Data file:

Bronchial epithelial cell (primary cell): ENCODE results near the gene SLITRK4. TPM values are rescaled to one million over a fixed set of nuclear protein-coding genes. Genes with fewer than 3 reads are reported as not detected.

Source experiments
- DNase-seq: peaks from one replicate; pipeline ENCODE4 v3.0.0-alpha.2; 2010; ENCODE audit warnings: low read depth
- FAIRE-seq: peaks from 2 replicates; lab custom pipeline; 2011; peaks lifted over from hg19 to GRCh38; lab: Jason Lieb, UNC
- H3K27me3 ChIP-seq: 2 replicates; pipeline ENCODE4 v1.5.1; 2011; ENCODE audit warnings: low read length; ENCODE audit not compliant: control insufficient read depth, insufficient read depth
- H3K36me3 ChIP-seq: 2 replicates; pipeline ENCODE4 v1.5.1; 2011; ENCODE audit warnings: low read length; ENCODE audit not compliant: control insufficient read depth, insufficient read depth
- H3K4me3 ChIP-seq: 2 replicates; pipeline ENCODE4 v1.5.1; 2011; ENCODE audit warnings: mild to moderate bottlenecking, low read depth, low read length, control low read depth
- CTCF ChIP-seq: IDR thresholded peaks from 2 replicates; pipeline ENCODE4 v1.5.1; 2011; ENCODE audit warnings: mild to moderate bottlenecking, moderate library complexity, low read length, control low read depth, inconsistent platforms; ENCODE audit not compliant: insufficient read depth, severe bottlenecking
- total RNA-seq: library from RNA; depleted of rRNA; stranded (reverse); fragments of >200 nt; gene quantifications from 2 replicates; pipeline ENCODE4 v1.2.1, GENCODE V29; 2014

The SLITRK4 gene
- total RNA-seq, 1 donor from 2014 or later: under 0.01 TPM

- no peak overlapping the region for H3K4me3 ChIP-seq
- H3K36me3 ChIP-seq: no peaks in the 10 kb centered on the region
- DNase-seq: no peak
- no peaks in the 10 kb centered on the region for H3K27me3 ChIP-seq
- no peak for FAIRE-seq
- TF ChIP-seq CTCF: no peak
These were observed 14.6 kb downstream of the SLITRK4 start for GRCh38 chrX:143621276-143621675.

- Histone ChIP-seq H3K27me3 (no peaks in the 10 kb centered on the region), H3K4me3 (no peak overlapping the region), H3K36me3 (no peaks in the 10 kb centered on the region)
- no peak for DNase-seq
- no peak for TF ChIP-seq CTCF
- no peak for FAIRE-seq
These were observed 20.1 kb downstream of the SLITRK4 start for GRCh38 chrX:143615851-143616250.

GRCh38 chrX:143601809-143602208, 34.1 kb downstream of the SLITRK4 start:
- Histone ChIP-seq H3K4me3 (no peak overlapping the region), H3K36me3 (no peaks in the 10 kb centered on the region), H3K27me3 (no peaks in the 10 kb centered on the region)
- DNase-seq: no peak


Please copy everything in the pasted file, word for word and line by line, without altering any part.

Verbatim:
Bronchial epithelial cell (primary cell): ENCODE results near the gene SLITRK4. TPM values are rescaled to one million over a fixed set of nuclear protein-coding genes. Genes with fewer than 3 reads are reported as not detected.

Source experiments
- DNase-seq: peaks from one replicate; pipeline ENCODE4 v3.0.0-alpha.2; 2010; ENCODE audit warnings: low read depth
- FAIRE-seq: peaks from 2 replicates; lab custom pipeline; 2011; peaks lifted over from hg19 to GRCh38; lab: Jason Lieb, UNC
- H3K27me3 ChIP-seq: 2 replicates; pipeline ENCODE4 v1.5.1; 2011; ENCODE audit warnings: low read length; ENCODE audit not compliant: control insufficient read depth, insufficient read depth
- H3K36me3 ChIP-seq: 2 replicates; pipeline ENCODE4 v1.5.1; 2011; ENCODE audit warnings: low read length; ENCODE audit not compliant: control insufficient read depth, insufficient read depth
- H3K4me3 ChIP-seq: 2 replicates; pipeline ENCODE4 v1.5.1; 2011; ENCODE audit warnings: mild to moderate bottlenecking, low read depth, low read length, control low read depth
- CTCF ChIP-seq: IDR thresholded peaks from 2 replicates; pipeline ENCODE4 v1.5.1; 2011; ENCODE audit warnings: mild to moderate bottlenecking, moderate library complexity, low read length, control low read depth, inconsistent platforms; ENCODE audit not compliant: insufficient read depth, severe bottlenecking
- total RNA-seq: library from RNA; depleted of rRNA; stranded (reverse); fragments of >200 nt; gene quantifications from 2 replicates; pipeline ENCODE4 v1.2.1, GENCODE V29; 2014

The SLITRK4 gene
- total RNA-seq, 1 donor from 2014 or later: under 0.01 TPM

- no peak overlapping the region for H3K4me3 ChIP-seq
- H3K36me3 ChIP-seq: no peaks in the 10 kb centered on the region
- DNase-seq: no peak
- no peaks in the 10 kb centered on the region for H3K27me3 ChIP-seq
- no peak for FAIRE-seq
- TF ChIP-seq CTCF: no peak
These were observed 14.6 kb downstream of the SLITRK4 start for GRCh38 chrX:143621276-143621675.

- Histone ChIP-seq H3K27me3 (no peaks in the 10 kb centered on the region), H3K4me3 (no peak overlapping the region), H3K36me3 (no peaks in the 10 kb centered on the region)
- no peak for DNase-seq
- no peak for TF ChIP-seq CTCF
- no peak for FAIRE-seq
These were observed 20.1 kb downstream of the SLITRK4 start for GRCh38 chrX:143615851-143616250.

GRCh38 chrX:143601809-143602208, 34.1 kb downstream of the SLITRK4 start:
- Histone ChIP-seq H3K4me3 (no peak overlapping the region), H3K36me3 (no peaks in the 10 kb centered on the region), H3K27me3 (no peaks in the 10 kb centered on the region)
- DNase-seq: no peak